Three Hecklers, Two Moms, One Cringy Conversation
Flying under the radar is easy for me, especially with my gray hair, a slightly tragic fanny pack, supportive hiking boots and a well-worn baseball cap. Confronting intoxicated college student hecklers at a sports event is not a practice I relish, but sometimes I can’t help myself from stepping into the mix. I never have a plan, but I bank on years of playing sports with boys to guide me.
While sitting in the stands watching the game, I hadn’t noticed the three guys chirping the goalie on our son’s team. This particular goalie is a badass on fire. Game after game, he fiercely lays himself out there with his incredible skills. He has also played long enough to not be too fazed by sideline squawkers. My friend and fellow parent pointed the chirping guys out. She and most of the other parents closer to the action had listened to three quarters worth of harsh, loud and very direct heckling by the three guys who followed the goalie from one end of the field to the other each quarter. I am well aware that boys and young men tolerate as well as engage in what they perceive as normalized banter. Conforming to the codes of male behavior is often just easier.
Generally, people of all ages are conflicted about speaking up in these situations. The chances are low that one would change the minds or behavior of drunk hecklers. It is usually not worth the elevated blood pressure. My friend and I were annoyed enough that we decided to at least plant a few seeds by having a conversation with the three guys. I was also curious about what they were thinking. We thought they might be less defensive being confronted by two moms.
Nothing throws off a bitter, intoxicated heckler more than being approached by the likes of me – an odd, old mom with a jolly smile on her testicle-like face who drops a couple F-bombs early in the inquiry-scolding. It was small of me to swear, but I was nervous and hoped that a little confusion would engage them. I was correct.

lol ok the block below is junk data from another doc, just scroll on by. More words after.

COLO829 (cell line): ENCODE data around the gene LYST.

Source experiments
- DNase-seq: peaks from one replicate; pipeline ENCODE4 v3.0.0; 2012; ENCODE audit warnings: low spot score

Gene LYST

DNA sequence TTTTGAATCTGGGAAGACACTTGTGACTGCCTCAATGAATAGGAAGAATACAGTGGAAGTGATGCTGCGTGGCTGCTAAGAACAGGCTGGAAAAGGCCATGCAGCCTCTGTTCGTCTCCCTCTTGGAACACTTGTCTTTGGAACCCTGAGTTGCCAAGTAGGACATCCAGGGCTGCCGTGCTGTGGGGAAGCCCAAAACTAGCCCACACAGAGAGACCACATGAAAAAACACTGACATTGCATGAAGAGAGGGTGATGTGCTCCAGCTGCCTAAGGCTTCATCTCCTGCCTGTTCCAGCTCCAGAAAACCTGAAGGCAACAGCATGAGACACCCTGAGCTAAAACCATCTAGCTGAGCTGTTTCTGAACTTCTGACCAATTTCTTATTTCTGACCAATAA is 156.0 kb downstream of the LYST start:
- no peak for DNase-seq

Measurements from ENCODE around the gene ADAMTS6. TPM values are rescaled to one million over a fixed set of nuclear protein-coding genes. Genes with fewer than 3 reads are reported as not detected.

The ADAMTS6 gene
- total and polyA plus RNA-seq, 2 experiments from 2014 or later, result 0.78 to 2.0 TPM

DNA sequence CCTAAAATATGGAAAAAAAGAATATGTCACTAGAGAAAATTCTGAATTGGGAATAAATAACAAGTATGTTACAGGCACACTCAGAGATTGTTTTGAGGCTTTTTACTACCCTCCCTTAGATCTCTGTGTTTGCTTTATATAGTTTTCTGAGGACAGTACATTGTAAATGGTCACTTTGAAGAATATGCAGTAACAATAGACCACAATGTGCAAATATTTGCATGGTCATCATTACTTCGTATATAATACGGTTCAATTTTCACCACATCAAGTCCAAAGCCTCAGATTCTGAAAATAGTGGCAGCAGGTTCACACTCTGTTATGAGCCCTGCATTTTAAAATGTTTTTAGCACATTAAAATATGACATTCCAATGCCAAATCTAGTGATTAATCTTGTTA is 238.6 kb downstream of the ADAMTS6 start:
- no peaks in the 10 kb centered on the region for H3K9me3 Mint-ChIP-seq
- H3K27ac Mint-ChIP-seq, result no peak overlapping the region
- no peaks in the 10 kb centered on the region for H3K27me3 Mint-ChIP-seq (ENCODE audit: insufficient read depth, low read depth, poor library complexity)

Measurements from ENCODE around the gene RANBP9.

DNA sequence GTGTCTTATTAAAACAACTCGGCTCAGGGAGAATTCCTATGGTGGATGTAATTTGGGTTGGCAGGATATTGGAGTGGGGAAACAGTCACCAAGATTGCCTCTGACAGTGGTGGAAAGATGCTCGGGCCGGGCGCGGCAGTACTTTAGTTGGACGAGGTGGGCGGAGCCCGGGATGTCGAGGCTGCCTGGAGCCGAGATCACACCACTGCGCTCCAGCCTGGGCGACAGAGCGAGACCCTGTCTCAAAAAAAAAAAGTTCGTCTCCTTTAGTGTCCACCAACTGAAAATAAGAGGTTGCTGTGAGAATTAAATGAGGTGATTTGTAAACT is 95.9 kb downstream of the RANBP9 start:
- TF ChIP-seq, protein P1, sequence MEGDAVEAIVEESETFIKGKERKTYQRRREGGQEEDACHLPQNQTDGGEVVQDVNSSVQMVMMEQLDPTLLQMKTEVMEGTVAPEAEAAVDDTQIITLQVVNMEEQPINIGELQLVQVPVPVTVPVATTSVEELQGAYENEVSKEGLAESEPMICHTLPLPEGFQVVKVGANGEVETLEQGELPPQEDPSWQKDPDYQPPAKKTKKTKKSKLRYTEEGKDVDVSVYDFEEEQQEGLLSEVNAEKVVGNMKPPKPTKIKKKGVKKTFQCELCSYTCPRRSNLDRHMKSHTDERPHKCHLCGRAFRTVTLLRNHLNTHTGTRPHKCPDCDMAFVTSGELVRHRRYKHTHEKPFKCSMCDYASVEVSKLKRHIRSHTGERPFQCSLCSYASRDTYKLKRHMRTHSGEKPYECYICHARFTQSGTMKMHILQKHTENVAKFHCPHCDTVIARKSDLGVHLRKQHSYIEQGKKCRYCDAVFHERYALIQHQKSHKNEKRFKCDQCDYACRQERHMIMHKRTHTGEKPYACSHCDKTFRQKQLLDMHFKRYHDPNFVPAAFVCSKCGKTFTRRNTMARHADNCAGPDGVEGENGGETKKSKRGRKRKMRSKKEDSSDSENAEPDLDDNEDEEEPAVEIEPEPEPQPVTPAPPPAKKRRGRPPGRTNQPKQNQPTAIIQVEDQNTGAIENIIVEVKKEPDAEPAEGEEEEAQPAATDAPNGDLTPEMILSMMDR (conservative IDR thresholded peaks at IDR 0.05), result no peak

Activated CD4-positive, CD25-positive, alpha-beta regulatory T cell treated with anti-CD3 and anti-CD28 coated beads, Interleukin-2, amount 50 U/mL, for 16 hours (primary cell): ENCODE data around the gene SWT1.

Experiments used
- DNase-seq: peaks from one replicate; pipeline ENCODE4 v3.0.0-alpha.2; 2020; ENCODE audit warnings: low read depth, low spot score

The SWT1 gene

Two of them were members of another athletic team on that campus, and the high school senior in tow was a little brother visiting for the weekend. With my friendly curiosity, peppered with a couple swears, I asked about the purpose of the personal and relentless verbal attack on a goalie whose team was losing by a ton of goals. The little brother was caught between a nervous grin and a regretful grimace; he seemed to sober up quickly and admitted to just going along with the older guys. His big brother was warmly receptive to the inquiry. The other guy had the slight hunch, bleary eyes and the maniacal grin of a day drinker on a roll who wears an NHL hockey jersey from a far-off team. He clearly took pleasure in baiting the hundreds of fans of the local NHL team attending the game.
Growing up in an Inn that hosted a lot of heavy-drinking Dartmouth alumni events helped me develop the ability to assess various levels of intoxication early in life. I learned to recognize the moment when formal interactions could ease off and allow me to share thoughts and humor more freely. I have carried this handy skill throughout my life and into that fourth quarter moment. The fellas seemed to be at a prime level of buzzed – befuddled enough to take the conversation seriously and sober enough to be able to converse in a reasonable manner.
I asked questions about the reasoning behind their personal-attack style of heckling and whether they had endured such fan heckling themselves in their own sport. They were more than willing to dig in. I learned that most of the banter they had engaged in during their games happened between teams on the field. Bleary-eyed guy with the hockey jersey prattled on about how much fun it was to heckle and belittle individuals on opposing teams as a fan and player. He also assured me they were following strict orders to stay behind the fence and not swear.